WHO WROTE IT - British comic Steve Coogan is best known in the UK as Alan Partridge, a fake talk-show host often compared to Stephen Colbert and co-created by Coogan with fellow future Oscar-nominated screenwriters Armando Iannucci (In the Loop) and Patrick Marber (Notes on a Scandal).
Although less known in the US, Coogan has appeared in such Hollywood hits as Tropic Thunder, both Night at the Museum movies, and as the voice of Silas Ramsbottom in Despicable Me 2, as well as indie darlings 24 Hour Party People, Hamlet 2, Ruby Sparks, and the aforementioned Oscar-nominated In the Loop.
The source material, the book The Lost Child of Philomena Lee: A Mother, Her Son and a Fifty-Year Search by Martin Sixsmith, was published in 2009. Sixsmith was a BBC correspondent, a novelist, and an advisor on In the Loop. In 2004, he was approached by a stranger at a party who asked him to help a friend’s mother solve a fifty-year-old mystery.
He spent the next five years helping the feisty, old Irishwoman track down her lost son. His book shared the deepest secrets of Lee’s youth and reconstructed the life of the child she never got to see grow up.
|(l-r) Author Martin Sixsmith, Philomena Lee, screenwriter Steve Coogan|
Coogan is one of thirteen screenwriters last year who starred in the films they wrote or co-wrote, including Ethan Hawke and Julie Delpy, also nominated in the Best Adapted Screenplay category for Before Midnight.
|Screenwriters Jeff Pope (l) and Steve Coogan (r) with Judi Dench|
Coogan was attracted to the incongruity of the cynical Sixsmith going on a journey of discovery with this woman who appeared carefree in the face of deep personal tragedy. He saw a way to tackle a serious subject with humor and put his two characters on the road together, not unlike Best Original Screenplay nominee Nebraska, even though Sixsmith and Lee never traveled to America together during their real life search.
The co-protagonists have opposing world views -- he’s secular, she retains her faith to this day -- and each has a complete arc without either having a phony revelation that transforms them.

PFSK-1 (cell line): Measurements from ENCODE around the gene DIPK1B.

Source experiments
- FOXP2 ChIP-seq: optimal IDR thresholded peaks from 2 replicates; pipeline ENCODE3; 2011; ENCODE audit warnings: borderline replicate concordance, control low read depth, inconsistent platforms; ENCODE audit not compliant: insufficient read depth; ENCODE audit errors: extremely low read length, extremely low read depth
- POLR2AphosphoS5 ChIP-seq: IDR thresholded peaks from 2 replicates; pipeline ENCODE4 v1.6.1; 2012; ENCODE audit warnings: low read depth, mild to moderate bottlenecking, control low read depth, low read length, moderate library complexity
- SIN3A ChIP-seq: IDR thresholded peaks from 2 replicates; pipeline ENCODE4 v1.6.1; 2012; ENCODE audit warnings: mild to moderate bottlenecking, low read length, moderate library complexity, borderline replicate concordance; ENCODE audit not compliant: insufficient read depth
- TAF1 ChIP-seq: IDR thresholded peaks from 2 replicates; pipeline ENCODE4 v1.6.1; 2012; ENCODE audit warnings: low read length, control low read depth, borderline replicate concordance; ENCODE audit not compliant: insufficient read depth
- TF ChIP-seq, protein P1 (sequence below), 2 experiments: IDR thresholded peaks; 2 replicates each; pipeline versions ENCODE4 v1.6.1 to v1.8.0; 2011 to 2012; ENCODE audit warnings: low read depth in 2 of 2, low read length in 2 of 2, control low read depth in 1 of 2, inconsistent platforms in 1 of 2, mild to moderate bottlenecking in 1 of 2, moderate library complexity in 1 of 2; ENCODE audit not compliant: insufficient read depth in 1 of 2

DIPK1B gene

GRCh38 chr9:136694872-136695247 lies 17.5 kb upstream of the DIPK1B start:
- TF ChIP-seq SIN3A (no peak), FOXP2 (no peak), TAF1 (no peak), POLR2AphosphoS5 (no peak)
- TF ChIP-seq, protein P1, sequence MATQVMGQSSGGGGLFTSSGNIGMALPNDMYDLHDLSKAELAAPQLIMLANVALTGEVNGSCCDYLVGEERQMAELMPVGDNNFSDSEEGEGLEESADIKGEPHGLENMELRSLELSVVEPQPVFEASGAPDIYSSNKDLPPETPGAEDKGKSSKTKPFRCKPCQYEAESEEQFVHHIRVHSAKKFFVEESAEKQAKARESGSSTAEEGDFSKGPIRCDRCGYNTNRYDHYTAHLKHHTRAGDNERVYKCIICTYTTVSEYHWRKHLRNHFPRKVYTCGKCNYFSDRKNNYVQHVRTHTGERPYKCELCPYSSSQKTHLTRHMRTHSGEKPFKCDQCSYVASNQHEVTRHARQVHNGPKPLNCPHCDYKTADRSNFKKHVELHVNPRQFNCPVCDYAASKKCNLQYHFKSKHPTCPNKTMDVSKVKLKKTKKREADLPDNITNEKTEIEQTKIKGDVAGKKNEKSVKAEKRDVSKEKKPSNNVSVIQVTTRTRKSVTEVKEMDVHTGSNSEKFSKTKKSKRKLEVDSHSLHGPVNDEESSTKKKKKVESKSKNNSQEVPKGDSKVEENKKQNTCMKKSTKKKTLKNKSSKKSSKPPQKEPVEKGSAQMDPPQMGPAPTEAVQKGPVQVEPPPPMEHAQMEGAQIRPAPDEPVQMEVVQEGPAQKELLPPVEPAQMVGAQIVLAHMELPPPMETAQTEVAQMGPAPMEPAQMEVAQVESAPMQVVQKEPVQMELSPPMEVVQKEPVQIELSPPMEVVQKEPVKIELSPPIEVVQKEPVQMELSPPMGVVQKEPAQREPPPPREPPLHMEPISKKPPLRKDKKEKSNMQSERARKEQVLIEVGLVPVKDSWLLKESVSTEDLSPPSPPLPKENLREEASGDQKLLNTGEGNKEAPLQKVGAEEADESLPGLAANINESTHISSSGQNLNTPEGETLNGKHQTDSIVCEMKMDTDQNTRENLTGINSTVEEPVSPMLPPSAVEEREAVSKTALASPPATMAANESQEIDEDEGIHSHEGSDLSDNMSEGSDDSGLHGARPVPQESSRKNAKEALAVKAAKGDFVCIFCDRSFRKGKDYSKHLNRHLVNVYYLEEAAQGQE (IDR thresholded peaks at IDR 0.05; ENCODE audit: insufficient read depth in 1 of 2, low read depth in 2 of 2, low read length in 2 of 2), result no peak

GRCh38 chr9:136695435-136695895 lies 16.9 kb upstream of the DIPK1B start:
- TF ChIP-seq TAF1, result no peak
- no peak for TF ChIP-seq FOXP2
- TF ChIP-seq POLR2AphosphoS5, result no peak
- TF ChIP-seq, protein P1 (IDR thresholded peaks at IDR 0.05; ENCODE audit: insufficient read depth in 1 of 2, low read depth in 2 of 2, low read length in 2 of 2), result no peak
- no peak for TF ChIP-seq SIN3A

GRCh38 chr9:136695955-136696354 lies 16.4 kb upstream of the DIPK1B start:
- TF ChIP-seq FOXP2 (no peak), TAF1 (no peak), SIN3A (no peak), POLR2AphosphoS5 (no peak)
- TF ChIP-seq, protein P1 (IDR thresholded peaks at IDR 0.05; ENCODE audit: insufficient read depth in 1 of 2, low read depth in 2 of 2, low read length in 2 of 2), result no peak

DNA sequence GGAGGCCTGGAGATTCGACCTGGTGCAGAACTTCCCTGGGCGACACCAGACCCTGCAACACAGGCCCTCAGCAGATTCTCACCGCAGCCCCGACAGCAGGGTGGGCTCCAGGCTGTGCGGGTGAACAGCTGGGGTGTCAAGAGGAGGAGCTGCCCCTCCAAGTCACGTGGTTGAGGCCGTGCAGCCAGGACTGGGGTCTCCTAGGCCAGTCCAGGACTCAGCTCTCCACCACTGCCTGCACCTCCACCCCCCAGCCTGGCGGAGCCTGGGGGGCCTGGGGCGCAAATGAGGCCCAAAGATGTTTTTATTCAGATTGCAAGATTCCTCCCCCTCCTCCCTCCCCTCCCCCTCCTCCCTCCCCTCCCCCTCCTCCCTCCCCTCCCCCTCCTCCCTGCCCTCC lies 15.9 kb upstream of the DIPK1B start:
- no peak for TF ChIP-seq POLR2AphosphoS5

Despite their differences, the two main characters are not each other’s antagonist. The villain is the “obstructive Catholic church,” as Sixsmith describes it, personified in Sister Hildegarde (who, in reality, had died before their search began). The movie almost plays as a direct sequel to 2002’s The Magdalene Sisters.
The film’s villain appears as an obstructive force only in the first and third acts. The second act journey that makes up the bulk of the film has an external goal -- finding Philomena’s son -- that completely changes after a surprising midpoint catapults the story into a new direction.
WILL IT WIN - Philomena has many of the elements Oscar voters respond to: Controversial subject matter (bringing to light a little-known scandal kept tightly under wraps by the Catholic church), LGBT themes, and Judi Dench.
With four total nominations, including Best Picture and Best Actress (Dench), it’s The Weinstein Company’s most nominated film. Known as an aggressive Oscar campaigner who steered voters away from Fargo in favor of The English Patient and pushed a win on Shakespeare in Love over Saving Private Ryan, The Hollywood Reporter expects Harvey Weinstein to pull out all the stops.
|PHILOMENA director Stephen Frears|
Dench, who won in 1999 for Shakespeare in Love, is on her seventh nomination, while composer Alexandre Desplat is up for his sixth at-bat in eight years with no wins.
Philomena seems destined to take home the gold for something, and it just might be its screenplay, which placed first at the Venice Film Festival and was nominated for a Golden Globe, BAFTA, Critics’ Choice, and USC Scripter Award, and two ScripTipps Platinum Brad Screenplay Awards (Best Screenplay Based on a True Story and Best Screenplay Written or Co-Written by the Film’s Lead Actor).
READ THE SCREENPLAY - The Oscar-nominated Philomena screenplay by Steve Coogan and Jeff Pope can be downloaded directly from The Weinstein Company’s website. (Click here for the PDF.) The final shooting draft is 118 pages, while the finished film clocks in at around 95 minutes.
This is Part 2 of our 10-part series of profiles on this year's Oscar-nominated screenplays.